That’s one take in a great profile of the Microsoft co-founder turned Seattle real estate mogul that’s running in the latest edition of Sports Illustrated.
It retells the lucky billionaire story familiar to many around here — local sports, space and rock fan met fellow geek Bill Gates at Lakeside, went to Washington State University, co-founded Microsoft, left early after a cancer-induced change of priorities, then had mixed luck with startups and sports franchises.
But the magazine does a great job exploring the character of the only person to solely own teams in two of America’s top three pro sports leagues. It also offers a fun courtside perspective of Allen, the sports nut and junkfood enthusiast.
One morsel, from a Blazer’s game …
He was flanked by his new buddy Kevin and his old college roommate Bert. Even as they conversed, the fan didn’t divert his strikingly blue eyes from the action on the court … When a courtside waitress approached during a timeout, he requested a burger and a Coke. Let the Brahmins in the corporate suites order salmon cakes and bottled water. The fan chomped on his junk food and absentmindedly fiddled with the straw in his soda. He wasn’t above swiping some fries off Bert’s cardboard tray when Bert wasn’t looking.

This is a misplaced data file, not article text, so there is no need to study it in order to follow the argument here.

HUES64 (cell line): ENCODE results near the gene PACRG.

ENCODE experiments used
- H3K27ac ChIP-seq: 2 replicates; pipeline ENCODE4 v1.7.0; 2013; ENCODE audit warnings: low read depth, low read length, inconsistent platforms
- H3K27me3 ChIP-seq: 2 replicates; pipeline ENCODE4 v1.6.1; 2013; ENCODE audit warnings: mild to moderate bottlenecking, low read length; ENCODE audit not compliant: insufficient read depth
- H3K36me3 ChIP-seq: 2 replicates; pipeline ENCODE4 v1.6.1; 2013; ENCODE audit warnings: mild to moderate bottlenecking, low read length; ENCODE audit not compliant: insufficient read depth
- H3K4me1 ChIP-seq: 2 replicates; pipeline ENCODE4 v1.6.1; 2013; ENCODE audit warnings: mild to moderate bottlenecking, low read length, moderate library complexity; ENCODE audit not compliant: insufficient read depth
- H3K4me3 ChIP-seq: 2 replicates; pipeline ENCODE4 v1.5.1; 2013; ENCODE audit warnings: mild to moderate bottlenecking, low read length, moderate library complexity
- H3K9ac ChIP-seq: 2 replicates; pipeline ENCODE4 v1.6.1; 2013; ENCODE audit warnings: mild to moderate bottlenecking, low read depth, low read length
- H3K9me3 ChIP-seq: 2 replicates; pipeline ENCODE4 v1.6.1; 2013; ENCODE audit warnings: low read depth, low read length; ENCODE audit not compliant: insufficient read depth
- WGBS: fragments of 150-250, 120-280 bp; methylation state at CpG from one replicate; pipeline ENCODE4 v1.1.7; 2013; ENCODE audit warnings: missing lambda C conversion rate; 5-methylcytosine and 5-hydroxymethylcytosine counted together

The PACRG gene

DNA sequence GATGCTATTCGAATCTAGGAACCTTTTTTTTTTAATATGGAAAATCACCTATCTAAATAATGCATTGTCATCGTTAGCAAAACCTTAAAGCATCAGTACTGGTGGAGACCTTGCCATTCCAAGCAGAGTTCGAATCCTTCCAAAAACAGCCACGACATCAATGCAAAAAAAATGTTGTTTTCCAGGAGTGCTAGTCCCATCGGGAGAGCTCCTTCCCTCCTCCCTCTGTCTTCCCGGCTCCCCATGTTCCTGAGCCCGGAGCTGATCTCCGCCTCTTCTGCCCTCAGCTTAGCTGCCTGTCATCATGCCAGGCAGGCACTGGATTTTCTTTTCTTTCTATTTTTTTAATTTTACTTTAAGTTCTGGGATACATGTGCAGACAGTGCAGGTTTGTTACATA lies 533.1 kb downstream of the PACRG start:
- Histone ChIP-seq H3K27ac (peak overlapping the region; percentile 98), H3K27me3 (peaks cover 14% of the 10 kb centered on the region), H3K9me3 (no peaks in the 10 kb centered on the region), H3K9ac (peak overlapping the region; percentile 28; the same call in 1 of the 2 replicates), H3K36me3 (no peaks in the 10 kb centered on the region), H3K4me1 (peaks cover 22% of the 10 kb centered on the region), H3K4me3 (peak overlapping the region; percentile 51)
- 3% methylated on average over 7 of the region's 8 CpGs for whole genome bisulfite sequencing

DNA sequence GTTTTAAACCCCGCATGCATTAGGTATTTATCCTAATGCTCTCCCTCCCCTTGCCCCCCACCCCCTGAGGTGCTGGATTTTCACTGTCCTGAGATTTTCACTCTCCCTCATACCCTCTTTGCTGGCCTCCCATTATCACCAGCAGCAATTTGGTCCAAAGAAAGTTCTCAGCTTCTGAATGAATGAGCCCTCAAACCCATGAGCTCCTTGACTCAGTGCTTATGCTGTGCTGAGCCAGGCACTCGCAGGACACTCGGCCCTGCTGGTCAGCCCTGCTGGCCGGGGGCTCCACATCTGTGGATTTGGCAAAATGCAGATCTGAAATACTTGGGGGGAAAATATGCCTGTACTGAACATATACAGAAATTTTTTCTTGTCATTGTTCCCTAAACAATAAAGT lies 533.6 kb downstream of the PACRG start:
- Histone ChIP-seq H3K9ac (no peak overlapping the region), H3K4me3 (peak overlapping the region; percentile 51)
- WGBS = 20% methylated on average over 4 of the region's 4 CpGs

Another, on Allen buying the Seahawks:
Paul Allen is not Bill Gates. Long ago he resigned himself to this reality: He was destined to be known as Garfunkel to Gates’s Simon, particularly in Seattle. As Gates was becoming the world’s richest man and launching the world’s largest charitable foundation and seeking to conquer famine and genocide and improve world health, Allen was, inevitably, “the other Microsoft founder.” That was fine by him. But in 1997 he had the opportunity to do something for Seattle and boost his image, if not his profile, in the process.
Allen’s a great subject. For a while, he was also competing with Sports Illustrated, after he bought The Sporting News in 2000. I wonder if SI waited to do the Allen story until he sold his magazine last year.